BRANCHES OF GOVERNMENT
The delegates to the Constitution Convention faced a difficult challenge. They wanted to ensure a strong, cohesive central government, yet they also wanted to ensure that no individual or small group in the government would become too powerful. Because of the colonies' experience under the British monarchy, the delegates wanted to avoid giving any one person or group absolute control in government. Under the Articles of Confederation, the government had lacked centralization, and the delegates didn't want to have that problem again. To solve these problems, the delegates to the Constitutional Convention created a government with three separate branches, each with its own distinct powers. This system would establish a strong central government, while insuring a balance of power.
Governmental power and functions in the United States rest in three branches of government: the legislative, judicial, and executive. Article 1 of the Constitution defines the legislative branch and vests power to legislate in the Congress of the United States. The executive powers of the President are defined in Article 2. Article 3 places judicial power in the hands of one Supreme Court and inferior courts as Congress sees necessary to establish. A complete diagram of the branches of the U.S. Government may be found in the U.S. Government Manual (PDF, 9l.7k).
Though in this system of a "separation of powers" each branch operates independently of the others. However, there are built in "checks and balances" to prevent tyrannous concentration of power in any one branch and to protect the rights and liberties of citizens. For example, the President can veto bills approved by Congress and the President nominates individuals to serve in the Federal judiciary; the Supreme Court can declare a law enacted by Congress or an action by the President unconstitutional; and Congress can impeach the President and Federal court justices and judges.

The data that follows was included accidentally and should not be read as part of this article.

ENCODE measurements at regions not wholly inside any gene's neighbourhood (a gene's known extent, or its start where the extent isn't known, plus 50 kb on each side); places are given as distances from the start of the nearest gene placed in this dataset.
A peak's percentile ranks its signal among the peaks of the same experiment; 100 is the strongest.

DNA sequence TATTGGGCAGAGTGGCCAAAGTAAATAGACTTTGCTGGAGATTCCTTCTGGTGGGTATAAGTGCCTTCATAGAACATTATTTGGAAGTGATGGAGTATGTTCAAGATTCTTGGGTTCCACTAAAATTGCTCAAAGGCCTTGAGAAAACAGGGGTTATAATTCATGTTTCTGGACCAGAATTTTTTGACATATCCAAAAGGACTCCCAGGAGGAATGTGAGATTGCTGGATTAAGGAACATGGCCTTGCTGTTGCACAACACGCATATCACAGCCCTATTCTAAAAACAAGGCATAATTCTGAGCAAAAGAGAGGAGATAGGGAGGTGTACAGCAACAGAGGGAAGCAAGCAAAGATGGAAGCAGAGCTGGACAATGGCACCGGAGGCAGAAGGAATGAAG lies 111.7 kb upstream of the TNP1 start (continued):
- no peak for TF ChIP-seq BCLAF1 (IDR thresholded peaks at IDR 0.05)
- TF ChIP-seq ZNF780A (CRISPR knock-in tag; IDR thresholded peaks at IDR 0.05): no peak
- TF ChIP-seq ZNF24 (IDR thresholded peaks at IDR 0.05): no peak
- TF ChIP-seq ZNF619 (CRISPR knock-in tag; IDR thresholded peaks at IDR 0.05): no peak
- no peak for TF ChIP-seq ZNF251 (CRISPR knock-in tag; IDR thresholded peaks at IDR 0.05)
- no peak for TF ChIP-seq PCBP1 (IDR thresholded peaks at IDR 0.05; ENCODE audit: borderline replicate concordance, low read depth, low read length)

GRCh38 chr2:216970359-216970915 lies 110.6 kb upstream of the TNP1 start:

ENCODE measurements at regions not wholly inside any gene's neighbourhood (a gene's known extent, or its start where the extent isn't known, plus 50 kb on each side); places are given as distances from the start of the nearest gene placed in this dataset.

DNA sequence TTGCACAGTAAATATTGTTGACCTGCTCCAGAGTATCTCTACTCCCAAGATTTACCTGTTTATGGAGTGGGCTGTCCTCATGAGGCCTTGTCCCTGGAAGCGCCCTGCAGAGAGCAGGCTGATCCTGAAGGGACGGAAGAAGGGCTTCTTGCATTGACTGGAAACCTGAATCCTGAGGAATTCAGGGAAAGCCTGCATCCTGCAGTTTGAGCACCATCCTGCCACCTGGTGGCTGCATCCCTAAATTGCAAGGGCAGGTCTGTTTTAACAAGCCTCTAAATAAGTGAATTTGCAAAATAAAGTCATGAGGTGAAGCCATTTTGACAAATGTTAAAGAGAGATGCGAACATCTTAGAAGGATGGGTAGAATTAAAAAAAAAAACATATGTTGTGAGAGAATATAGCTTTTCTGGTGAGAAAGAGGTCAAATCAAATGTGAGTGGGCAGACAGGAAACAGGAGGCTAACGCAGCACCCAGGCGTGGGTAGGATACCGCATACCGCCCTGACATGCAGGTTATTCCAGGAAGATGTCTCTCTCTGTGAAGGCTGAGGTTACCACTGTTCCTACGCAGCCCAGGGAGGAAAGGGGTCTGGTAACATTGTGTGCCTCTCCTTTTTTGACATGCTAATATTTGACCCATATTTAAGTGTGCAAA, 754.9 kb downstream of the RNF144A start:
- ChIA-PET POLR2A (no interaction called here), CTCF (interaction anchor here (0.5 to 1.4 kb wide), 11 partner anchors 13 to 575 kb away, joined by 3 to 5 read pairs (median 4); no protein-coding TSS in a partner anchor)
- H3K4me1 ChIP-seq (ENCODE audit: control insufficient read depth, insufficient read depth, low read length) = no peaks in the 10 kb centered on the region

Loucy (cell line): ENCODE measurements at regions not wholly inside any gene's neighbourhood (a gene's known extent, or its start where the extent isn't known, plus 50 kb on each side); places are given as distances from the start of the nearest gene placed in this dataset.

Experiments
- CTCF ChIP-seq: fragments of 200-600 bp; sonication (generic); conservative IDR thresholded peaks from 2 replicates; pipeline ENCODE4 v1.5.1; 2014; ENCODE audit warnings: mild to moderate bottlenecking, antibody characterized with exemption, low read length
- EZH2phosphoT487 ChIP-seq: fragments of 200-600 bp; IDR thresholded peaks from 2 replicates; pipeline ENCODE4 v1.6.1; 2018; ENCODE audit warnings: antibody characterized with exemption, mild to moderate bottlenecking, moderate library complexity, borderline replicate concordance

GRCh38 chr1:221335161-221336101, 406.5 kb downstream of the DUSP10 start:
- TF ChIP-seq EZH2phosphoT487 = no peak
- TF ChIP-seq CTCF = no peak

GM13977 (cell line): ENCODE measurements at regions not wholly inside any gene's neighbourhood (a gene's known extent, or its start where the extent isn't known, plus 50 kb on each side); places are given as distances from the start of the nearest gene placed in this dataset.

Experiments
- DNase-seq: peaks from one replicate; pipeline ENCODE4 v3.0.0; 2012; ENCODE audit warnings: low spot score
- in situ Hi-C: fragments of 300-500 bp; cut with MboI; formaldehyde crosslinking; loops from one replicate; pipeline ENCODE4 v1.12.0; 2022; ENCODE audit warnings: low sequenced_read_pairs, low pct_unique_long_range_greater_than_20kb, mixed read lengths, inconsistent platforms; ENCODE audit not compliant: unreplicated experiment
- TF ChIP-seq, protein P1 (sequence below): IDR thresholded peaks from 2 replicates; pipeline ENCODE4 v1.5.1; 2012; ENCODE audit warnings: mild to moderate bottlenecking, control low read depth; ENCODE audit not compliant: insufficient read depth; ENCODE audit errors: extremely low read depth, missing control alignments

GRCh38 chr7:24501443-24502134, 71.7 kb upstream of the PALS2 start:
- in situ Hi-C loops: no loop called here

U.S. Government > State Government
The state governments follow the same pattern as the federal government, with power divided among the executive, legislative and judicial branches. In general, matters which lie entirely within state borders are the concern of state governments. These include internal communications; regulations relating to property, industry, business and public utilities; the state criminal code; and working conditions within the state.
ithin this context, the federal government requires that state governments not adopt laws that contradict or violate the Constitution or laws and treaties of the United States. There are many areas of overlap between state and federal jurisdictions. The federal government has assumed ever-broadening responsibility in matters relating to health, education, welfare, transportation, and housing and urban development. Programs in these areas are now often developed on a cooperative basis between the two levels of government.